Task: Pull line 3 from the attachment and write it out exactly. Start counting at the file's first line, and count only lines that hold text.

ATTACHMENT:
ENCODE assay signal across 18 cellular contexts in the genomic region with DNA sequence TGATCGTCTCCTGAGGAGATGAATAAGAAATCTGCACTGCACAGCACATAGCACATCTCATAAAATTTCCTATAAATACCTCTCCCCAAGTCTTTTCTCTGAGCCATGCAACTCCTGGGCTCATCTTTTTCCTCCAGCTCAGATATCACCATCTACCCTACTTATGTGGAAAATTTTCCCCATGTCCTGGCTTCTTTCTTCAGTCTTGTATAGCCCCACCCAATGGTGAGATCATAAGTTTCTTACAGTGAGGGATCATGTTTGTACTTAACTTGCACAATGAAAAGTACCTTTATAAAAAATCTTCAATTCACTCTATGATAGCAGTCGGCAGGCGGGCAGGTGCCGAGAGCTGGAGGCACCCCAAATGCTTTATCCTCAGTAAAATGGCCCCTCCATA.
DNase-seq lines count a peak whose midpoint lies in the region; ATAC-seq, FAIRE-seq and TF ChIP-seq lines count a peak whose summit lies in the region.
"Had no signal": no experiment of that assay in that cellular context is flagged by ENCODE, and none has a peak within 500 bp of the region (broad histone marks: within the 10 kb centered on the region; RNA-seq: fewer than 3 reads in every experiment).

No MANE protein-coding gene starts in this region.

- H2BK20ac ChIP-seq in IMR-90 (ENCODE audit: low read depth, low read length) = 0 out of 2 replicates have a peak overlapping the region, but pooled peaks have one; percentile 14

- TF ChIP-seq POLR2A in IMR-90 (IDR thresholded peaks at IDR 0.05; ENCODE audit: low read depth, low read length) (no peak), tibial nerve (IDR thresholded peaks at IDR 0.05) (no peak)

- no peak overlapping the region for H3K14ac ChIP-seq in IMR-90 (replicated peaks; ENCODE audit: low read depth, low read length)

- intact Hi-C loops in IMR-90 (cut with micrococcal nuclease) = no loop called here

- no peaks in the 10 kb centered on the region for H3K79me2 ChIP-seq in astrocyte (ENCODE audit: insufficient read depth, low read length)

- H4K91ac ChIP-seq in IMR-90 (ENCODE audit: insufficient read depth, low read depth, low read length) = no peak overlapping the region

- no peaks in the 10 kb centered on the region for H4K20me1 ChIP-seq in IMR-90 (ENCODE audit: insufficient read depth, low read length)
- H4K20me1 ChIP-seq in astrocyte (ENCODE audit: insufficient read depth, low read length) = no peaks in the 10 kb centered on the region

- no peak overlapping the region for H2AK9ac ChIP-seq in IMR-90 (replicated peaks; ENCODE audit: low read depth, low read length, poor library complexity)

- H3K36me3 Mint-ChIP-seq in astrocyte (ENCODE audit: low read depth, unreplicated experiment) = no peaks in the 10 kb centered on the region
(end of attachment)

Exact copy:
"Had no signal": no experiment of that assay in that cellular context is flagged by ENCODE, and none has a peak within 500 bp of the region (broad histone marks: within the 10 kb centered on the region; RNA-seq: fewer than 3 reads in every experiment).